I do. I really do. I do it – because I hate living in a mess – but I hate housework.

“Get a cleaner”, a few have said. I’m torn. Is that money well spent? In my case, I’m not so sure. $50 dollars a week amounts to $2500 a year. That’s a modest family holiday.

But something far more fundamental comes to mind. The house is a communal space. We all have to share it, respect it, and look after it. Together. We all have to take responsibility.

Obviously there is the first and foremost expectation of any household – if you make a mess, clean it up. Granted.

However, helping one another out may not come so naturally and it is my duty to teach my children – as a family, this is how we interact. If the kitchen table needs wiping, then wipe it. I don’t want to hear “I didn’t make all the mess”. That may be true but it’s beside the point. If everyone in the household pitched in and helped out then keeping tabs and scorecards on who made what mess where and who cleaned it up won’t be necessary. Is that unreasonable?

Having said that, the proper question is not where it is reasonable or not, but whether it is feasible or not?

If I had a cleaner, then I worry that the kids will become accustomed to having someone else come in and clean their mess. I would hate it if they thought ‘well if I leave it there long enough….’ That screams selfish brat to me.

I know I’ve paid my dues when it comes to housekeeping. I know what it takes to keep a clean house and clean clothes surely I can be afforded some respite. Maybe I can. But my kids can’t. I haven’t taught them yet. Or more to the point – they haven’t learnt yet.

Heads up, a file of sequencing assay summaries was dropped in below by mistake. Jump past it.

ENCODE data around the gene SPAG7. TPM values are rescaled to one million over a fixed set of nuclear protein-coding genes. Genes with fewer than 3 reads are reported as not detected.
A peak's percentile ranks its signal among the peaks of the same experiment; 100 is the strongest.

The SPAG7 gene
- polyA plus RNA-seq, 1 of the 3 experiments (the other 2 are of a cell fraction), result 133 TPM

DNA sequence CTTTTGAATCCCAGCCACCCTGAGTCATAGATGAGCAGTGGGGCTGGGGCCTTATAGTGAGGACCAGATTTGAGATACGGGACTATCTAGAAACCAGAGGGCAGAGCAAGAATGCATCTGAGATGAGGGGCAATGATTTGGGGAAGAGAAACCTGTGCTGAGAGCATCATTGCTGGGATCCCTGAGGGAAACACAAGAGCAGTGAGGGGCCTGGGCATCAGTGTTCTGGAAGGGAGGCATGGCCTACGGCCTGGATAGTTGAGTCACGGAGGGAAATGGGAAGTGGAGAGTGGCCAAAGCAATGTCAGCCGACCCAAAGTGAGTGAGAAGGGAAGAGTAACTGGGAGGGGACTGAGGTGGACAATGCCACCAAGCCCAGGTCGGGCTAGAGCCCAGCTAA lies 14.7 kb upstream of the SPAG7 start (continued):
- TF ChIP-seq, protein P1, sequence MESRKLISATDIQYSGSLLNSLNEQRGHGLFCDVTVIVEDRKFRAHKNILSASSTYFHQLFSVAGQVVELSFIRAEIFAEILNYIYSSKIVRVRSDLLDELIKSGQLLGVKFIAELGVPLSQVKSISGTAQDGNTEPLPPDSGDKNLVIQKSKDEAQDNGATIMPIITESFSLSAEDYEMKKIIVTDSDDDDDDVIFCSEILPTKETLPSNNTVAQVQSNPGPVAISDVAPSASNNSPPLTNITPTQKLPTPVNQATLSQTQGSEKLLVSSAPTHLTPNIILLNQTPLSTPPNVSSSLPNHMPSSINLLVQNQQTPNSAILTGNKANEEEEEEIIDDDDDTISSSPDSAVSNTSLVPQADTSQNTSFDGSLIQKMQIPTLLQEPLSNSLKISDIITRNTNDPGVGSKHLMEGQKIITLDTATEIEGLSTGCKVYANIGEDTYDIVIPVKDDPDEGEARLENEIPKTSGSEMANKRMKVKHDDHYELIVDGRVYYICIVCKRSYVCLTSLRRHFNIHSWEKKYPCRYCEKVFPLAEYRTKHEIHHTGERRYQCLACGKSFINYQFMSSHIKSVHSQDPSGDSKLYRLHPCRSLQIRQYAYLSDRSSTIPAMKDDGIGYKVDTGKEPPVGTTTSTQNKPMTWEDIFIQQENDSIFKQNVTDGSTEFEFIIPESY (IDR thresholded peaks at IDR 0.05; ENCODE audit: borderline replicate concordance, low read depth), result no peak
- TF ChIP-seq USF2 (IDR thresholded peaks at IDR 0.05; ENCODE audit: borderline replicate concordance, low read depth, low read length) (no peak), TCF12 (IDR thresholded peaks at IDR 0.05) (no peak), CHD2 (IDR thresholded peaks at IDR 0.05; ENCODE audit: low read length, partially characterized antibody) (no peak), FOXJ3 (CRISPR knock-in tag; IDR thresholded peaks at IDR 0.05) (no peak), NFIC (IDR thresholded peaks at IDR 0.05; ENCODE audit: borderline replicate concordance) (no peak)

Whether or not I’ve paid my dues became irrelevant the day I became a parent. Parenting is full of sacrifice and this is just another one.

My kids are going to grow up and move out. Most probably share a house with a few friends before they settle down into their own homes. They need to learn how to live in a house with other people and not be consumed with just themselves and their universe.

And before anyone says to me, housework is not that important. I beg to differ.
It’s not so much the housework per se, but what you learn about living together with other people that’s important. It’s not uncommon for friendships to suffer because of a dirty dish and a wet towel.

And yes, perhaps this is a life lesson my children will have to learn through trial and error, but why not try to teach our kids these things before they leave home. Isn’t that our job; to try and prepare them as best we can for the big bad world?

So no, I can’t have a cleaner. I need to teach my kids and what better learning ground than home.

This post was first published on my other Mum’s Word blog “I Hate Housework”

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